Wish you the luck what ever choice you make.

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Jose Hernand…, Agent, Chicago, IL
Sat Feb 2, 2013

Save yourself the headache and sell them together. I've met people that have tried selling their parking spots for months and at times for years to get the price they want.

Coldwell Banker
676 N. Michigan Ave.
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Ivan Sagel, Agent, Chicago, IL
Wed Jan 9, 2013
Hi Audrey,

It is best to list them together, you will get a better return. When spaces are sold seperately, they sell for much less. If you haven't sold yet, the market is heating up and inventories are down. Contact me to get started.

All the best,

Ivan Sagel
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Carole Klein, Agent, Chicago, IL
Wed Feb 17, 2010
it is rare that someone wants to buy a unit in an area like the near north side without parking...even if the buyer doesn't need it at the time, not having parking will hamper resale. I also find it annoying that parking is almost always listed as an additional cost...i'll think i've found a unit in my buyers price range and then I'll see "parking an additional 30K" I've found that pricing my units including pkg and pricing somewhat aggresively has been a very successful strategy.
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Scott Newman, Agent, Chicago, IL
Fri Jan 29, 2010
I'll keep this real simple...if you take away the parking space you are going to only appeal to a much smaller segment of the market.

I always recommend my clients attempt to sell the unit with the parking so if someone needs if they have it available. Keep in mind, lenders no longer allow you to lump someone else's parking space in with another seller's condo so your buyer would have to pay cash for another space if he needs to buy one from someone else.

In the end, if you find a buyer who doesn't want a space then it still works out because when you sell them together you usually get less for the spot then you could selling it individually on the open market. This means you can still sell your place and then make up a few extra bucks by selling the spot to someone else.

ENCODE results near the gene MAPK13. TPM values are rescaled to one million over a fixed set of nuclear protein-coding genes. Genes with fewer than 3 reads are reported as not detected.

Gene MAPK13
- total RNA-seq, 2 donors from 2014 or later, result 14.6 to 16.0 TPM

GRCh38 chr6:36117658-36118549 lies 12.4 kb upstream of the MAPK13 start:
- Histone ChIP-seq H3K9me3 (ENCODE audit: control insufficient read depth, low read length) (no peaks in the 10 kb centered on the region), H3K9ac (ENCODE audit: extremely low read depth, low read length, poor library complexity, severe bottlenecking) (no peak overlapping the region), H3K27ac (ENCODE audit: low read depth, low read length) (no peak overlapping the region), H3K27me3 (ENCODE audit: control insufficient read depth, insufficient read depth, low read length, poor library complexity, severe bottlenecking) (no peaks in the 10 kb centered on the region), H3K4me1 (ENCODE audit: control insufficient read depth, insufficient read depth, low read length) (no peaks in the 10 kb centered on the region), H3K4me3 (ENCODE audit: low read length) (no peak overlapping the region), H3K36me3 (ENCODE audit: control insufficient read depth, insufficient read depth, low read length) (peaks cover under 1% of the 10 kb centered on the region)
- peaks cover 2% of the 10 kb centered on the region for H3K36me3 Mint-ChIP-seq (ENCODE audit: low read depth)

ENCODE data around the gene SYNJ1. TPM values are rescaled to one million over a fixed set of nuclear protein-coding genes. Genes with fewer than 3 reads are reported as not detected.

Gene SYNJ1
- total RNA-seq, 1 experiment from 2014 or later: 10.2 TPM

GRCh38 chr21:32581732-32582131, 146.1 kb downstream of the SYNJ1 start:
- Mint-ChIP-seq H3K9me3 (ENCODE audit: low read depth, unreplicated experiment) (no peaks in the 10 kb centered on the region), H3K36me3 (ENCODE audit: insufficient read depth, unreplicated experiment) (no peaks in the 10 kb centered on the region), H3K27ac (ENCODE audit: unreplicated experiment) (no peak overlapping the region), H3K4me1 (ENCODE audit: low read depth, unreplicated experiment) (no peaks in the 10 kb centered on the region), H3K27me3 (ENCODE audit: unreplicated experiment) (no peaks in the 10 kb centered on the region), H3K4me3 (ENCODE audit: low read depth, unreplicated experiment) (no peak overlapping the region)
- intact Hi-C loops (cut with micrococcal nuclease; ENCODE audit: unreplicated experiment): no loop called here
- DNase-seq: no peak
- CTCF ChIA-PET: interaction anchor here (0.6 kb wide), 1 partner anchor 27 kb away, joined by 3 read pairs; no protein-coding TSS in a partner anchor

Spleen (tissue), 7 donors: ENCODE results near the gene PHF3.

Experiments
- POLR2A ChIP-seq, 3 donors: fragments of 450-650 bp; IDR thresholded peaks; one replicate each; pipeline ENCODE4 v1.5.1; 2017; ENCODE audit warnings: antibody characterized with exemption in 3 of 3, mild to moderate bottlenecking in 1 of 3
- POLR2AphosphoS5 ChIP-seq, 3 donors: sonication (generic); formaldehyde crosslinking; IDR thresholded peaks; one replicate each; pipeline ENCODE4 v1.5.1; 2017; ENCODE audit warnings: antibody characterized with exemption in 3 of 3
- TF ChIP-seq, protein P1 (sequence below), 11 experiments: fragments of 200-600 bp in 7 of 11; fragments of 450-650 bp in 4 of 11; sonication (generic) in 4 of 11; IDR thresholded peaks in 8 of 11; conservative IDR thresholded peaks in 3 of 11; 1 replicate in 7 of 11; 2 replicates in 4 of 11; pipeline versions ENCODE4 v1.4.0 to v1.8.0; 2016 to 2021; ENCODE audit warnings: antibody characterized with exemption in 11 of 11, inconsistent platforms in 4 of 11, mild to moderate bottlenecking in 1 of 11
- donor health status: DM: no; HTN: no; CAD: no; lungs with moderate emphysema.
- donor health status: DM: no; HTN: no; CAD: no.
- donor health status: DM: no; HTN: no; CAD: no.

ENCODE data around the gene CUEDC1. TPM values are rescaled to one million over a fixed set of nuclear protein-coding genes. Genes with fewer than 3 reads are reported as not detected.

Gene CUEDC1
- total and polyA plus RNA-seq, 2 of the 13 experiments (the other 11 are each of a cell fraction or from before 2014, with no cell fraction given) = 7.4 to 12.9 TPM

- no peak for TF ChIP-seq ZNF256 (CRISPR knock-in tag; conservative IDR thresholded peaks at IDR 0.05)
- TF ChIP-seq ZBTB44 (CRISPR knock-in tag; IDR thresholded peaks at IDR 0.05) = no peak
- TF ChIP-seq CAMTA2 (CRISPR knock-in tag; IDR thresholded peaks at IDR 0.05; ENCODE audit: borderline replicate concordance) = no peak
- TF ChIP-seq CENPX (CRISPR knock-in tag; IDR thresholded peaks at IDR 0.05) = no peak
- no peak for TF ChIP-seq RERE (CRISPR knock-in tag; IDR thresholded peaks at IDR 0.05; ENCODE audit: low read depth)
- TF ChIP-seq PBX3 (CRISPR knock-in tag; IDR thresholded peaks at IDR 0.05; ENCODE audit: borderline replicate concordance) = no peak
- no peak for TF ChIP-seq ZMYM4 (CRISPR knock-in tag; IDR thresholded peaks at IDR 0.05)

Gold Coast parking is a pain and people always wants spots so you shouldn't have a problem.

Scott Newman
Newman Realty
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Matt Laricy, Agent, Chicago, IL
Fri Jan 29, 2010
I personally never saw the point of listing them separately if you HAVE to sell it with the unit. The pros as everyone said is its a lower price for a buyer. But what are you going to do if you don’t sell the spot. Is parking a high demand in your building? Are you going to be just sitting with this spot for years to come trying to sell it? If you don’t mind paying the taxes and assessments then list it separately. But if do mind, make it a package deal. Price it right, and say parking included. I personally feel the whole thing is misleading. Every time I have a buyer they go "oh look at this price" (pause) "oh wait, 35k EXTRA for parking." It’s pointless and to me very tacky. I am sure a lot of agents wont agree with me, but this is my stance.Good luck!

Matt Laricy
Americorp Real Estate
Brokers Associate, e-PRO
0 votes
Sandra Matson, Agent, Chicago, IL
Fri Jan 29, 2010
Hi Audrey,

I don't have much to add that has not already been said but will try to simplify the answer.

1. In some buildings condos are listed with the parking shown as an extra cost in the remarks. If that is the norm in your building in order for your condo to appear competitive with other listings it is important that you list it the same way. Often the parking is listed separate but the seller will not (or cannot) sell the condo without the parking and it just becomes part of the negotiated price. When looking at sales prices you will often/occasionally see the sales price higher than the asking price and that generally is because the parking is included in the sales price. If your building does not have a habit of listing the parking separate you should not do so.

2. Should the parking have a separate listing number? In my opinion No. In many buildings there is not a market to sell the parking separate. Even if there is a market you would not want to sell the parking before the condo. You want to always have parking available for your condo sale. It is harder to sell a condo without parking especially if you are in a location where there is little or no street parking.

3. Should you sell the condo without the parking? That depends. Is there a market in your building/neighborhood for parking? Does your building allow you to sell it to an "outsider"? Even if the answer to these questions are yes, I think the best answer is to sell the parking with the condo.

So generally the reason parking is listed separately is to draw more potential buyers to see the property and to be competitive with other listings in the building/neighborhood. Of course, a buyer's agent is going to see/know that the parking is extra and it could omit the property from their search anyway.